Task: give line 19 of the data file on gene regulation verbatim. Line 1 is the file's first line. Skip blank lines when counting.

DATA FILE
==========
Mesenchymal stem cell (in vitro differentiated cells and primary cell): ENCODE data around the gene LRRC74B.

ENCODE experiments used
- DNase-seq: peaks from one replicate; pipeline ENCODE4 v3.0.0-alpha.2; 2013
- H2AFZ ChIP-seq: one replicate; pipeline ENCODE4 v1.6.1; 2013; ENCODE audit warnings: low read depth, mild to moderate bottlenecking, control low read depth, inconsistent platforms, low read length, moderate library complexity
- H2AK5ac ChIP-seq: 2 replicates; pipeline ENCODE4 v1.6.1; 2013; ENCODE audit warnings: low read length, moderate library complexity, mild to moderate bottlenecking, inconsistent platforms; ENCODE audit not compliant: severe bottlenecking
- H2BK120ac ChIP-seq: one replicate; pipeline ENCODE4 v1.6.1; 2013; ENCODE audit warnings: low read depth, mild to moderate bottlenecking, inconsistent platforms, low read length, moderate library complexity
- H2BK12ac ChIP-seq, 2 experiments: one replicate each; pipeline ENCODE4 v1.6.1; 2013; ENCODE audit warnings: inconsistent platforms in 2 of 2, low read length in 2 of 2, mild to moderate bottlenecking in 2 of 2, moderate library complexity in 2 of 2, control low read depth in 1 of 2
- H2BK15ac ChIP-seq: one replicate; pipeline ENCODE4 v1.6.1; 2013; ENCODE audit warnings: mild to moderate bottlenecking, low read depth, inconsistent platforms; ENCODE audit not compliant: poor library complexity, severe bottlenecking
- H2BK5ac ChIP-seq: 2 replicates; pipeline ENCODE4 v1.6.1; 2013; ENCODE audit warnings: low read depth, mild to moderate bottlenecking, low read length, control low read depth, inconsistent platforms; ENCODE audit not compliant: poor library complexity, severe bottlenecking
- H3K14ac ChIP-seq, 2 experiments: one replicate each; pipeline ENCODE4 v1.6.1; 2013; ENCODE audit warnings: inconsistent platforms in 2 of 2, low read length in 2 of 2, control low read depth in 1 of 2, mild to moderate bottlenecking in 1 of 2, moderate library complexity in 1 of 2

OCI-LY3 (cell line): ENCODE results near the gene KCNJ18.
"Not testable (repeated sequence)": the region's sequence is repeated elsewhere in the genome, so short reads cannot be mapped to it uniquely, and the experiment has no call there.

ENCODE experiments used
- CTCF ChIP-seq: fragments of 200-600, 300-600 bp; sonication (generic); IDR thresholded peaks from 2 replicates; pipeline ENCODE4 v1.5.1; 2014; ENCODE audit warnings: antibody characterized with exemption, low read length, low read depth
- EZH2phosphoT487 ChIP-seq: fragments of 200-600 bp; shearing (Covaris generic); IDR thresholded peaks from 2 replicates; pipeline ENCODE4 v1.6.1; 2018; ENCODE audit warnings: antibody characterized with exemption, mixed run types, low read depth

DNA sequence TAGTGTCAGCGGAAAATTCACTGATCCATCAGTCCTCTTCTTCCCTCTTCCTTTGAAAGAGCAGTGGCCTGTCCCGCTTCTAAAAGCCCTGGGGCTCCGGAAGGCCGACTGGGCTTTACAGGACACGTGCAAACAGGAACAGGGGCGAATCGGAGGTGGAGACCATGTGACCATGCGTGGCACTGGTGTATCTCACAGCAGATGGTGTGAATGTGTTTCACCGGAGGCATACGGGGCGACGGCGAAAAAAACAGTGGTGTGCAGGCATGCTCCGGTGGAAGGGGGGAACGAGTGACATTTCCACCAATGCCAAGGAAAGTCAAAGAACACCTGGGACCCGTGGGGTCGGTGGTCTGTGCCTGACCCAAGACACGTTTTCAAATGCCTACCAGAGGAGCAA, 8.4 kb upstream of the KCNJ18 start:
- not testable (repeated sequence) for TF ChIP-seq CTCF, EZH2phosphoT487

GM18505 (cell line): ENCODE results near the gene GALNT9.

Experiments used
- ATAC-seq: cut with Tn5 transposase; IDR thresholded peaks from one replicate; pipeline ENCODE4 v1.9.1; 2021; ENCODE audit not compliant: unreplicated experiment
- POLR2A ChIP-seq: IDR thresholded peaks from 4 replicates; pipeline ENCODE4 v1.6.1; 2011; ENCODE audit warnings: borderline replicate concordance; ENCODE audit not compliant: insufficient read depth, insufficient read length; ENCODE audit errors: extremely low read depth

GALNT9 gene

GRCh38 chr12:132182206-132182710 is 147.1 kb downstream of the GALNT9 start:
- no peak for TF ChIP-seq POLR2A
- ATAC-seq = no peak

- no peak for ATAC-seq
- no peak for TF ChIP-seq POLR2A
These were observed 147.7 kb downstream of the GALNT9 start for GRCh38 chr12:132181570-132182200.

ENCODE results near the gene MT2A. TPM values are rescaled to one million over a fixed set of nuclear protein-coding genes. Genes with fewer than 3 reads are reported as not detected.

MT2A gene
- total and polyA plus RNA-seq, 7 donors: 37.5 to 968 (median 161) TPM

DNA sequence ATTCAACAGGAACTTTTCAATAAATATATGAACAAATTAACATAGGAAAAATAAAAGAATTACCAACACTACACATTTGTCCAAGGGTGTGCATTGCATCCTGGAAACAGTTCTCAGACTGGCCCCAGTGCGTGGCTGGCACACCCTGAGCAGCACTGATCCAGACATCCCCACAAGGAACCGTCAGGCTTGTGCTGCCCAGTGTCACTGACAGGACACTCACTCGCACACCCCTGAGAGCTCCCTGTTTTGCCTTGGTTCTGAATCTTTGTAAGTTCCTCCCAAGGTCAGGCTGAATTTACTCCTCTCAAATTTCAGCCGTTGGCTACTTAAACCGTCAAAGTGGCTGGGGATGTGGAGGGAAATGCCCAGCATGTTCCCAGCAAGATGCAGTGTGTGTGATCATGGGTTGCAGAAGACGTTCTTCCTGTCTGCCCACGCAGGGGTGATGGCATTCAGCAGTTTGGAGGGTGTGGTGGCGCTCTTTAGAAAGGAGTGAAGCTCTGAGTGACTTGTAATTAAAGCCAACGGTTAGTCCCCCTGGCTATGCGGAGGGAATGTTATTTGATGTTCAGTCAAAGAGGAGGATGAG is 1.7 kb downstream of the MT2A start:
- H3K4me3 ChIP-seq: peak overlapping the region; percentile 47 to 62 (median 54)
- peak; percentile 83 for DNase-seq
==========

Experiments used